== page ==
Sunday, June 9, 2019

The Future is Now

Three women of a certain age (and their male consort) walk into a Basque restaurant.

Before the evening is over, they will drink from the western Loire, consume an array of the sea's bounty (squid, softshell crab, skate and shrimp) and plant life (chilled almond soup, warm chicories, roasted artichoke hearts with anchovy aioli and heirloom white cucumber salad with Spanish ham, oh, my!) and see a play about mature southern women. In that order.

For what it's worth, all three of the women involved in our party had been born south of the Mason-Dixon Line.

Like every other time I'd eaten at Adarra, every dish was spot-on, dazzling us with nuance and flavor marriages made in heaven. The sherry vinegar-laced chilled almond soup was unlike anything I've ever had (rich, addicting and thickened with bread) and the artichoke hearts were simple perfection.

After hearing the dessert offerings, there was an order placed for three housemade strawberry ice creams and while it seemed like too much for three people, I'm here to tell you that every last drop was consumed. The credit for that goes to the fact that the chef's strawberry ice cream recipe came across a lot like my own very basic recipe: nothing but heavy cream, fresh strawberries, a little lemon juice and a pinch of salt.

As I learned long ago, it's hard to go wrong with a generous bowl of strawberries and cream. And don't get me started on my peaches and cream ice cream (at least until July).

After rolling out of Adarra, we headed south for a play espousing a philosophy of living single and drinking doubles. "Savannah Sipping Society" was written by the same trio who'd concocted "Dixie Swim Club" (which included Jamie Wooten, who'd written for "The Golden Girls"), so director Tom Width promised us a good time and plenty of familiar characters.

You know that feeling you get when you're all tingly and feeling just wonderful when you fall in love? That's common sense leaving your body.

The story followed four women, three of whom meet after escaping a hot yoga class, all of them going through changes. They begin gathering on one woman's veranda for deep discussions and alcohol of every kind.  One's husband recently died, another's spouse had left her for a 23-year old chippie and the one with the veranda where all the drinking goes on has been fired from the architecture firm where she has worked for decades.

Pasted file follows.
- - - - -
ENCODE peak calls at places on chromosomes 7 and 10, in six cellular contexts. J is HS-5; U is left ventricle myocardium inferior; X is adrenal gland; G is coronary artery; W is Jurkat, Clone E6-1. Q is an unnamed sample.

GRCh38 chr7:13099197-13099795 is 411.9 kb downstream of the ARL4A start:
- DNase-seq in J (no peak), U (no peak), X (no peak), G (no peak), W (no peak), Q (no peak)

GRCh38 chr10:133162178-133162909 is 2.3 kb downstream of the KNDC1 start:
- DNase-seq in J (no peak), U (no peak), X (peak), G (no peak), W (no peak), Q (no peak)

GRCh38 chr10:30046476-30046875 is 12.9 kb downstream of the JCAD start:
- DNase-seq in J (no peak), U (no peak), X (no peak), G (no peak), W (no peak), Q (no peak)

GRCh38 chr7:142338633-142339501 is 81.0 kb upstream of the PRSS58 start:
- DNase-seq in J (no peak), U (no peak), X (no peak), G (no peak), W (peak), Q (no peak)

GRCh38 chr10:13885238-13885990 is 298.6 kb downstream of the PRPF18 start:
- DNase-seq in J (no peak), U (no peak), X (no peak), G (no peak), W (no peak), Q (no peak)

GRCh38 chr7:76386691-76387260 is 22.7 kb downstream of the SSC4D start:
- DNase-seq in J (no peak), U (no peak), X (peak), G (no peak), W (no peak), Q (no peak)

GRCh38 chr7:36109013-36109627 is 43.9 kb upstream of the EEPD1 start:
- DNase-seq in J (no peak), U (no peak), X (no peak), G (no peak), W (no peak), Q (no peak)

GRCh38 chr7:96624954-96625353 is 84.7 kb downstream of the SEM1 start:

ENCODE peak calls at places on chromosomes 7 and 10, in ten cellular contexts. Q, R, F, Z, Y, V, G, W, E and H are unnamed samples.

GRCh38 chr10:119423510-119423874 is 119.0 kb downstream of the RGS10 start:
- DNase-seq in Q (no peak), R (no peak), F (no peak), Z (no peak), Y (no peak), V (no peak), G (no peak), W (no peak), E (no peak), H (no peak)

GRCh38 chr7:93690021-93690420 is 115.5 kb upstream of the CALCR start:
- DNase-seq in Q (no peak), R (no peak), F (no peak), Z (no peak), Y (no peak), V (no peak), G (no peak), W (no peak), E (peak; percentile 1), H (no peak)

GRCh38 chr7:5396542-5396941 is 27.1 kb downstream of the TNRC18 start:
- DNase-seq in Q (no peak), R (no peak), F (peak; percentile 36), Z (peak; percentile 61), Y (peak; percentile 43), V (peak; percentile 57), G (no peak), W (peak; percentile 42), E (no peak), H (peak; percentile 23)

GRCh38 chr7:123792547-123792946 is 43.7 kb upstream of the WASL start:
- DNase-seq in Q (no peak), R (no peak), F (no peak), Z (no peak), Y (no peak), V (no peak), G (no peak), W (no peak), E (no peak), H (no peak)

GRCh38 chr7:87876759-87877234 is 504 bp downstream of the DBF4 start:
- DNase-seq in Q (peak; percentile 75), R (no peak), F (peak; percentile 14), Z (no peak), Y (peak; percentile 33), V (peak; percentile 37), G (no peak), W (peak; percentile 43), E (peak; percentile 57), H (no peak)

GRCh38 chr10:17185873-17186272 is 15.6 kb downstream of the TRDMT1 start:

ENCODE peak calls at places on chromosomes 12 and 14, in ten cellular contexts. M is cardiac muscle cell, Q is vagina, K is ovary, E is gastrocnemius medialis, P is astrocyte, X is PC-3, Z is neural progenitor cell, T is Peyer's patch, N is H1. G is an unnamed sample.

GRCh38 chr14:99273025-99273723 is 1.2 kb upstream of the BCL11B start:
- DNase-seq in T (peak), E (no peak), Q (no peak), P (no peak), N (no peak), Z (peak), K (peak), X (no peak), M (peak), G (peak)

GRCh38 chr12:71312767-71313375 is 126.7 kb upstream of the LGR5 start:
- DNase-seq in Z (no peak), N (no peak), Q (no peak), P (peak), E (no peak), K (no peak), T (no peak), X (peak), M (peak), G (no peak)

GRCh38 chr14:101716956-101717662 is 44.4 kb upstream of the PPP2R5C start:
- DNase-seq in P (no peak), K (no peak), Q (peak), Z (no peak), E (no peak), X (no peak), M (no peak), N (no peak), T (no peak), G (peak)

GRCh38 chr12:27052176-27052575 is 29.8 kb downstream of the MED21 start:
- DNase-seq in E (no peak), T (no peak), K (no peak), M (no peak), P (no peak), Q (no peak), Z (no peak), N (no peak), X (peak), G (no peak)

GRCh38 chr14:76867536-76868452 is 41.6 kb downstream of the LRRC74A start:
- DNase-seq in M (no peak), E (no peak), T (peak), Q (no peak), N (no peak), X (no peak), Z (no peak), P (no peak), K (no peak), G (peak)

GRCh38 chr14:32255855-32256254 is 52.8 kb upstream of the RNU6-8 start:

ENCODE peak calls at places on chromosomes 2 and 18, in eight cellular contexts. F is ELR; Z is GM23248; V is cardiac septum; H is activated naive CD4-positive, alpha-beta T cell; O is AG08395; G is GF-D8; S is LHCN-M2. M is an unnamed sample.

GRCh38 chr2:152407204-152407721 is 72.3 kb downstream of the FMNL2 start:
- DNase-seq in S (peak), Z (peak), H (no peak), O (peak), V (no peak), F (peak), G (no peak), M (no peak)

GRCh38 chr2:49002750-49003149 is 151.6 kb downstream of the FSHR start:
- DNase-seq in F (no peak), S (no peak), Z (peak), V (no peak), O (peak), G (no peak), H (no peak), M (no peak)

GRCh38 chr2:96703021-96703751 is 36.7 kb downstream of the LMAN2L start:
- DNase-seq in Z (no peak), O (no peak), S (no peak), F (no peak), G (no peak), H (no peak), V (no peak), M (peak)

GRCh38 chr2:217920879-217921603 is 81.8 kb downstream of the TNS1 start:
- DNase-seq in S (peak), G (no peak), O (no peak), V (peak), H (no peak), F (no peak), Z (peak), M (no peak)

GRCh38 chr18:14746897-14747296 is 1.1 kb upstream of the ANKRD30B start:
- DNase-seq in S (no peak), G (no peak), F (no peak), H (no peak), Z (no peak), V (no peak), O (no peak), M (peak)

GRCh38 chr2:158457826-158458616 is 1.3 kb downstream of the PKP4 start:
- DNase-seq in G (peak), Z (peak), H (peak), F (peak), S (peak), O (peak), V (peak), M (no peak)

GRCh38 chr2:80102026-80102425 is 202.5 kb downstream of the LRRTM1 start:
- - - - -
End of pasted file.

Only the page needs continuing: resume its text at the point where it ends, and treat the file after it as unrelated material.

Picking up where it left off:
So none of them are in a great place. And that doesn't even include the Grandmother character, whose only scene requires her come onstage and die.

Enough butter and love can fix anything

The last of the group has aspirations of being a life coach, so she takes the reins to get the women out of their ruts and into the next stages of their lives. For fuel along the way, they drink Mojitos, bourbon, Madeira, hot chocolate with Kahlua, wine and probably more that I can't even remember.

Mostly, the women support each other as they move their midlife baggage from an unhappy place to a more satisfying place for their next chapter. I'm proof that it can happen.

It's not flirting. I call it chatting with intent.

And, of course, because they're women, they support each other in everything: salsa dancing, going out with a date for Valentine's Day, getting tattoos and role playing, to name a few. So they can't help but learn to love each other and rely on each other for advice, commiseration and laughs.

The play was fun, plain and simple, for many reason: relatable characters, quick dialog, physical humor and sheer familiarity. Southern accents came on strong and dropped off and it was sometimes hard to see the stage right monologues from our vantage point, but the four actresses' chemistry was so strong that you couldn't look away from their fast-moving conversations for fear of missing someone's pithy observation.

It's a concern I know well. When I'm with my five sisters, the cardinal rule is you don't exit the room unless you're willing to be talked about. I like to say I'm not escaping, I'm leaving with intent.

Fact is, you worry a lot less about that sort of thing once common sense leaves your body.

Which it did for one simple reason. Not gonna lie, I chatted with intent.

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